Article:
The Red Sox are among a handful of teams interested in free agent utility man Chris Taylor, according to MLB.com’s Juan Toribio.
Per Torobio, Taylor is drawing interest from the likes of the Sox, Cardinals, Rangers, Giants, Marlins, and others including the Dodgers, who originally acquired him from the Mariners in June 2016.
After spending the last six seasons with the Dodgers, Taylor is now officially a free agent in the wake of rejecting Los Angeles’ one-year, $18.4 million qualifying offer for 2022 on Wednesday.
Taylor, 31, was a first-time All-Star in 2021. The versatile right-handed hitter batted .254/.344/.438 (113 wRC+) with 25 doubles, four triples, 20 home runs, 73 RBIs, 92 runs scored, 13 stolen bases, 63 walks, and 167 strikeouts over 148 games and 582 plate appearances.
In those 148 games, Taylor made 46 appearances at second base, 11 at third base, 23 at shortstop, 30 in left field, 62 in center field, and eight in right field. For his career, the University of Virginia product’s best position has been left field (+13 defensive runs saved), though he saw the majority of his playing time come in center field (423 innings) this past season.
Under chief baseball officer Chaim Bloom and manager Alex Cora, the Red Sox have clearly placed an emphasis on versatile players who are capable of playing multiple positions.
Taylor obviously fits this mold, as does his former Dodgers teammate and current Sox utility man Enrique Hernandez. As noted by MassLive.com’s Chris Cotillo, Boston originally signed Hernandez last year to serve as their everyday second baseman, but he ultimately wound up taking over the day-to-day responsibilities in center field.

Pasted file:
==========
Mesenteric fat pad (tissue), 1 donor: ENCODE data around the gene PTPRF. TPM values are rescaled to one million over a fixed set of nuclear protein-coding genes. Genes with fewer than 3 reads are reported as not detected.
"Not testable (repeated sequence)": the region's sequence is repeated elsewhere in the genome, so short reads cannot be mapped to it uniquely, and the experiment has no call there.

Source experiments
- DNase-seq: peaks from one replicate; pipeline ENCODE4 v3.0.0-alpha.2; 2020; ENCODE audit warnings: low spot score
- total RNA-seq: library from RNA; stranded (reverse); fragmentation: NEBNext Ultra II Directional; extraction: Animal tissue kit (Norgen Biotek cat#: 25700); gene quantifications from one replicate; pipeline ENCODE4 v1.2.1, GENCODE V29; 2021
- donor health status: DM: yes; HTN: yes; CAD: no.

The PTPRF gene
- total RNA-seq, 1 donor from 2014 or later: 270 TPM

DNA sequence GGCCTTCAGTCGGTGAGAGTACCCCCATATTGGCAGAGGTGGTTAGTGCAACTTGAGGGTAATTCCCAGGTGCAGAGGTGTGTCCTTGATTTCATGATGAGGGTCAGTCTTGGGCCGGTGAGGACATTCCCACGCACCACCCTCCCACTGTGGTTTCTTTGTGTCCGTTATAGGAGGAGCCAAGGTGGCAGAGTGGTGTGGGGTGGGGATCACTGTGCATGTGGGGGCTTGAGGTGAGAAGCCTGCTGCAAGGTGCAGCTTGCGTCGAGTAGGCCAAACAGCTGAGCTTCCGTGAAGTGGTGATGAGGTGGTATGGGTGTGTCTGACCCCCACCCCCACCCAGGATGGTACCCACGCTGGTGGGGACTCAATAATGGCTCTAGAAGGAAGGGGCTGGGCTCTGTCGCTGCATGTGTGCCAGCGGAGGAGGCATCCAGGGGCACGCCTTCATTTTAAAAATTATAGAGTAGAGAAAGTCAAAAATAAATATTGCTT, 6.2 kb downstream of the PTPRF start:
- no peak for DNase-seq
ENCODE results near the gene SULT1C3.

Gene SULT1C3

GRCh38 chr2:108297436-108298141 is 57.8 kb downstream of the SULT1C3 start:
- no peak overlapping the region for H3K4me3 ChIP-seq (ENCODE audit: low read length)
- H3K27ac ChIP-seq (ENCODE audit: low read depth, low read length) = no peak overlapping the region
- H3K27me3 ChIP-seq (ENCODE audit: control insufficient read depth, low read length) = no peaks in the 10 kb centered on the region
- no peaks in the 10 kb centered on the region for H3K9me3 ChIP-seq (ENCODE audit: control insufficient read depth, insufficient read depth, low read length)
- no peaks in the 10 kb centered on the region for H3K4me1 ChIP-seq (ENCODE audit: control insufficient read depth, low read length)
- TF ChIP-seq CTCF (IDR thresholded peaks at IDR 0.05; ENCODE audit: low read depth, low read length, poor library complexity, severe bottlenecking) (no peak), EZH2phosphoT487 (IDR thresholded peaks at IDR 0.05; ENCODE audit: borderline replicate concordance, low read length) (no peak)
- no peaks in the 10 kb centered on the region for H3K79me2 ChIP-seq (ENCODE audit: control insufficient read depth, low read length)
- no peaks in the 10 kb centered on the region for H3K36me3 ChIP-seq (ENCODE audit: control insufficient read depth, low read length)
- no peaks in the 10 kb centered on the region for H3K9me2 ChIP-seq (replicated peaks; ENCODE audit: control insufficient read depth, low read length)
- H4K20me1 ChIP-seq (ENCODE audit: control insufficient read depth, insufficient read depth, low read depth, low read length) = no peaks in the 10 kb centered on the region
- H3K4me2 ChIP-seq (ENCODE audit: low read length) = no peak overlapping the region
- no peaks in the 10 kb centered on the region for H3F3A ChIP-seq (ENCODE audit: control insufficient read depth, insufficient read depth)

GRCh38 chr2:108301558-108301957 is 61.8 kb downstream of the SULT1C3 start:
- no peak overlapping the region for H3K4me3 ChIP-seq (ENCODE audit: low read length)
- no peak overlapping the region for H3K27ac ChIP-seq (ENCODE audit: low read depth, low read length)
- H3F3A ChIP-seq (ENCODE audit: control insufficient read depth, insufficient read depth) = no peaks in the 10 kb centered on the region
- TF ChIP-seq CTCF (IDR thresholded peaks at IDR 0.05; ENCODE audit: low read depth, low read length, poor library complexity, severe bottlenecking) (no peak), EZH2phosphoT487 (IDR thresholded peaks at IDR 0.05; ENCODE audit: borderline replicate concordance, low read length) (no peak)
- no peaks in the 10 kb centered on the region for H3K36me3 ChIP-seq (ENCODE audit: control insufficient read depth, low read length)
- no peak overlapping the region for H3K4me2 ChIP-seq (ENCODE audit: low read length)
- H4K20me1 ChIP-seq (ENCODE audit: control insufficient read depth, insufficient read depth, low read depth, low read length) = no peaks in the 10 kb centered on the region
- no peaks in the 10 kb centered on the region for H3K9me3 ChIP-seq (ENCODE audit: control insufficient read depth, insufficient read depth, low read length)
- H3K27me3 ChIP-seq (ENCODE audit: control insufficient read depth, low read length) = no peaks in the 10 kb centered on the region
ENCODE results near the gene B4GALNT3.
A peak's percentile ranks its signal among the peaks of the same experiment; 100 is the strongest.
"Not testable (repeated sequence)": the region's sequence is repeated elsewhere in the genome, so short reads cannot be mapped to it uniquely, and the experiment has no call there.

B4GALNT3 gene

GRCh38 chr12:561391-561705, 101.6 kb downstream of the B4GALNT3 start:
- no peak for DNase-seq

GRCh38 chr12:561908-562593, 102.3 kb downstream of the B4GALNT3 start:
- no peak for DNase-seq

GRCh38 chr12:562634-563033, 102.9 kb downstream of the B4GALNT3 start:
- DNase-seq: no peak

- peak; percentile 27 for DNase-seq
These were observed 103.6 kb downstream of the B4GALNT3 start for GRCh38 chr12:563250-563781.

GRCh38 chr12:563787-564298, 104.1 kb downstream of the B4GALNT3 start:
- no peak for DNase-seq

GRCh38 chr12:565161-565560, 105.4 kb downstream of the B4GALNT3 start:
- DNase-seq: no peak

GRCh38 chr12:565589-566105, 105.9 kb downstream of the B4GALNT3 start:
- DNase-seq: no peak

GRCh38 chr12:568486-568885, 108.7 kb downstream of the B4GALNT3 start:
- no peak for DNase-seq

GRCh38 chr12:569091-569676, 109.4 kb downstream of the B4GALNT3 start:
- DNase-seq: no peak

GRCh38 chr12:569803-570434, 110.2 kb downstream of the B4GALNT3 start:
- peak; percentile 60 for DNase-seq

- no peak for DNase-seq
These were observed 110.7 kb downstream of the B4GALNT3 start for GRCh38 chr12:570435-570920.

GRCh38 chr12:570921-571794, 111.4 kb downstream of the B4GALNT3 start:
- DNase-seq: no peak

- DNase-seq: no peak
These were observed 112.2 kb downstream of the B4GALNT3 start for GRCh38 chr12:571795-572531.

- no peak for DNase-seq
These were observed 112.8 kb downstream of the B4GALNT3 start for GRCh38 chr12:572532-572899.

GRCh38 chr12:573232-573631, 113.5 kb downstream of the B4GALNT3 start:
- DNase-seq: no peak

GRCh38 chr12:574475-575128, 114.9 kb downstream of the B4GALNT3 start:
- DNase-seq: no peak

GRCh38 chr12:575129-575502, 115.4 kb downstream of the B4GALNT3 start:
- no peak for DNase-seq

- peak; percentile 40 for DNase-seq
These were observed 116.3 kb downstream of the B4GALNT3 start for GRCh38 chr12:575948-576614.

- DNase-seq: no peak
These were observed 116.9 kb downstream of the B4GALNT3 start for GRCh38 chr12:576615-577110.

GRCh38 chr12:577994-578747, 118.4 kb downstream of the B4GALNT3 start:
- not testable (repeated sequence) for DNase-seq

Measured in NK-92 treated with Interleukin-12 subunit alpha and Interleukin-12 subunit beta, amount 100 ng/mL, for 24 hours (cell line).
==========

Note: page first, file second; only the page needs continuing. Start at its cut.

So, if the Red Sox were to pursue a starting outfielder such as Taylor, they would have the ability to move Hernandez back to the infield thanks to the flexibility of the 30-year-old.
Because the Dodgers extended a qualifying offer to Taylor, there is now draft pick compensation attached to the Virginia Beach native if another club were to sign him away from Los Angeles.
The Red Sox, for instance, would forfeit their second-highest unprotected pick in next year’s draft as well as $500,000 in international signing bonus pool space if they manage to sign a qualified free agent like Taylor. Boston did, however, gain a compensatory pick in the 2022 draft earlier this week when Eduardo Rodriguez signed a five-year deal with the Tigers.
After staying away from qualified free agents last off-season, Bloom and Co. have expressed an interest in pursuing those free agents with qualifying offers attached to them this time around.
With that being said, Taylor — a client of Meister Sports Management — is projected by MLB Trade Rumors to net himself a four-year, $64 million contract in free agency this season.
FanGraphs, on the other hand, projects that Taylor will land a four-year deal worth approximately $60 million. A steep price to pay for someone who turns 32 in August.
(Picture of Chris Taylor: Sean M. Haffey/Getty Images)